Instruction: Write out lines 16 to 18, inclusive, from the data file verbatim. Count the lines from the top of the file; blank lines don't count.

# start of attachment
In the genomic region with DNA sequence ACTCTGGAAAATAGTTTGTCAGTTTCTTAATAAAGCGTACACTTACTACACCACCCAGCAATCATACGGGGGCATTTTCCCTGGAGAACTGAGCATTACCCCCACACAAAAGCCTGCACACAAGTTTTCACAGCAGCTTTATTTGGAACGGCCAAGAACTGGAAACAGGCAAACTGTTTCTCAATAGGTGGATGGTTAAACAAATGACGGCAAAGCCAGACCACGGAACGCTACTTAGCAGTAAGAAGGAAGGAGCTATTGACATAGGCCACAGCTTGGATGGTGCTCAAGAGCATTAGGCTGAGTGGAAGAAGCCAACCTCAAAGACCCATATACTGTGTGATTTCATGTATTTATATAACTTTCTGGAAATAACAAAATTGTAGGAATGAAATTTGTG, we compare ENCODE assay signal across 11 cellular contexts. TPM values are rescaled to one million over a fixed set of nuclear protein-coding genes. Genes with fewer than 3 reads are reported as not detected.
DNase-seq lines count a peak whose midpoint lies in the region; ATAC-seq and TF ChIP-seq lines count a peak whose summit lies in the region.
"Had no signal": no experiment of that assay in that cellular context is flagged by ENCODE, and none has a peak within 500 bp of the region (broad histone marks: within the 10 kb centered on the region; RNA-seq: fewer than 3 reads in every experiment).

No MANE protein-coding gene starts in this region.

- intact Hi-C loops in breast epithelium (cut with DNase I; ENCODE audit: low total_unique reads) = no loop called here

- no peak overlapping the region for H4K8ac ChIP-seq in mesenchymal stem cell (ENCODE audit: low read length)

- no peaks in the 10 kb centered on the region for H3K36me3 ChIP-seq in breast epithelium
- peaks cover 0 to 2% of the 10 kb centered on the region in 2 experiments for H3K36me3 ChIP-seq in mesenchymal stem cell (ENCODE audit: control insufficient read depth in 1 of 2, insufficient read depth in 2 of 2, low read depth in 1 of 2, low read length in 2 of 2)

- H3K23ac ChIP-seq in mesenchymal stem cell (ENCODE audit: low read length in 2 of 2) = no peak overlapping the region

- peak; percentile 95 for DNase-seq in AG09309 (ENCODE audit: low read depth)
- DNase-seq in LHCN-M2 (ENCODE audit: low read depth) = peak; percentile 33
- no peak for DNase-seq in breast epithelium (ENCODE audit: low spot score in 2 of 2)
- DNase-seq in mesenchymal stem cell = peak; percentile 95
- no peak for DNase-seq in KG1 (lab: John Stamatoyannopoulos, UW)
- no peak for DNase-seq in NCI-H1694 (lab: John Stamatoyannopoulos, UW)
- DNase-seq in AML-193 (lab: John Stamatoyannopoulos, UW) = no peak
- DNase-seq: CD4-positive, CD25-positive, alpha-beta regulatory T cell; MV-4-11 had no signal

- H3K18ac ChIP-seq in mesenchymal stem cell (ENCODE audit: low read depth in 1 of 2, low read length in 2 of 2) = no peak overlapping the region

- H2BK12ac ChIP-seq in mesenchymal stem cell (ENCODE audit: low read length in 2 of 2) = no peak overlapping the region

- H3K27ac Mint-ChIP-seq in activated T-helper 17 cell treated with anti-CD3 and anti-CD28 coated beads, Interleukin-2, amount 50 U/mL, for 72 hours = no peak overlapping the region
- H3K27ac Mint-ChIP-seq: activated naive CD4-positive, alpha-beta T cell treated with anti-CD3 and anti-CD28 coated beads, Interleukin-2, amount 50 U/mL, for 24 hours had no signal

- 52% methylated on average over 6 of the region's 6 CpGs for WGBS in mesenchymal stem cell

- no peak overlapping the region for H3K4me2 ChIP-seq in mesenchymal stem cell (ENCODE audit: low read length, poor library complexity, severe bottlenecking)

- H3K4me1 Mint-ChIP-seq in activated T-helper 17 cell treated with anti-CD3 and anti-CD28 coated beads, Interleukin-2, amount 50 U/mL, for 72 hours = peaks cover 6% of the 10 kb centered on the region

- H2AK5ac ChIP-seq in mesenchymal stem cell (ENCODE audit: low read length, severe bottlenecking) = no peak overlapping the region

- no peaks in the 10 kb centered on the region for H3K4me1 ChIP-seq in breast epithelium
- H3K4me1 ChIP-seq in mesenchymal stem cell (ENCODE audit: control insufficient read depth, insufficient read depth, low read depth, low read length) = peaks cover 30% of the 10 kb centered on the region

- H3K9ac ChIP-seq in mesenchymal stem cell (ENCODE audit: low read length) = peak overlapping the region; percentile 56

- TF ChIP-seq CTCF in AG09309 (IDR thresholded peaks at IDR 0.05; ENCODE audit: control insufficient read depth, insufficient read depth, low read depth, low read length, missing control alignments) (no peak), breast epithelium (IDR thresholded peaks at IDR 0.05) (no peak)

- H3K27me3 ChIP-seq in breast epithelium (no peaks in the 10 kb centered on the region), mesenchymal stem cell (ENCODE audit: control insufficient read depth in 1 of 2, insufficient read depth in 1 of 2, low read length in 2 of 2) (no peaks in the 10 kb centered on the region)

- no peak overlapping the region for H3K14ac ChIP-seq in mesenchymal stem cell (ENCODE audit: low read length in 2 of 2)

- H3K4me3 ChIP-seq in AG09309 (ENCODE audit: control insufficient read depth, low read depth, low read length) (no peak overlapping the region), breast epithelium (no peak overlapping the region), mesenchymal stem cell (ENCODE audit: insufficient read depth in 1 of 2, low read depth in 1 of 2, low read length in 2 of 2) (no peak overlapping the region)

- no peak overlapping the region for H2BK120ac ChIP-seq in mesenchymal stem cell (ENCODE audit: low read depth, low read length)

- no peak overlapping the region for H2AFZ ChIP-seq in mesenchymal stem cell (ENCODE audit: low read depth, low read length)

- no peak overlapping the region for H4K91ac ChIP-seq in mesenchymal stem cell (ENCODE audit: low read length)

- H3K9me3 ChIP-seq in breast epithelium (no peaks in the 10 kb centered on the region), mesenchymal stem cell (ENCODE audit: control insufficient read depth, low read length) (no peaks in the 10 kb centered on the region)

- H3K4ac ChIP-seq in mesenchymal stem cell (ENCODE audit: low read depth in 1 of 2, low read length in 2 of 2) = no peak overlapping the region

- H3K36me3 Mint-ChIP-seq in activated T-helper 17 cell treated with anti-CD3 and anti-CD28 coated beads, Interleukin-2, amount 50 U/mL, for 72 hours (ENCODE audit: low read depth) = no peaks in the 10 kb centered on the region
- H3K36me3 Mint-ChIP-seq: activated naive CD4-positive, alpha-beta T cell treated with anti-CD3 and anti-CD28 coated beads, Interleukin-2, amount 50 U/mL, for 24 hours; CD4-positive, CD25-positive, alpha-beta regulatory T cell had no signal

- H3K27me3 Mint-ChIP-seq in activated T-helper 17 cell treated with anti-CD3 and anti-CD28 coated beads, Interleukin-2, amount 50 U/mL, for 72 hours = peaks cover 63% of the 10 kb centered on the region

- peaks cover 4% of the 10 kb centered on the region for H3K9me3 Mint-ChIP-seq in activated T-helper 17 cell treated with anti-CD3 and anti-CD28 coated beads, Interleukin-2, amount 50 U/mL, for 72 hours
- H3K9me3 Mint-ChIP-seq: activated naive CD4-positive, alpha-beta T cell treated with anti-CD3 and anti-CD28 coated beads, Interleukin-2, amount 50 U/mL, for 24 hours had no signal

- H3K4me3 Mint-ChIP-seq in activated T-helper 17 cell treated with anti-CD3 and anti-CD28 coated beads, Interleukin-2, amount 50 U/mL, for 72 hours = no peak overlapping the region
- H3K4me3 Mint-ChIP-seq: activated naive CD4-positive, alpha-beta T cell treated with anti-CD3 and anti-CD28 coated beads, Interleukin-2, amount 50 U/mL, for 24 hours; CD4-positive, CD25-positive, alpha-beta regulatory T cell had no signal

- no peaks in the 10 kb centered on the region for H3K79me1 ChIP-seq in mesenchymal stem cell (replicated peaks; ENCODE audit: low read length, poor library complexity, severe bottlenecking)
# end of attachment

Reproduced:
- DNase-seq in AML-193 (lab: John Stamatoyannopoulos, UW) = no peak
- DNase-seq: CD4-positive, CD25-positive, alpha-beta regulatory T cell; MV-4-11 had no signal

- H3K18ac ChIP-seq in mesenchymal stem cell (ENCODE audit: low read depth in 1 of 2, low read length in 2 of 2) = no peak overlapping the region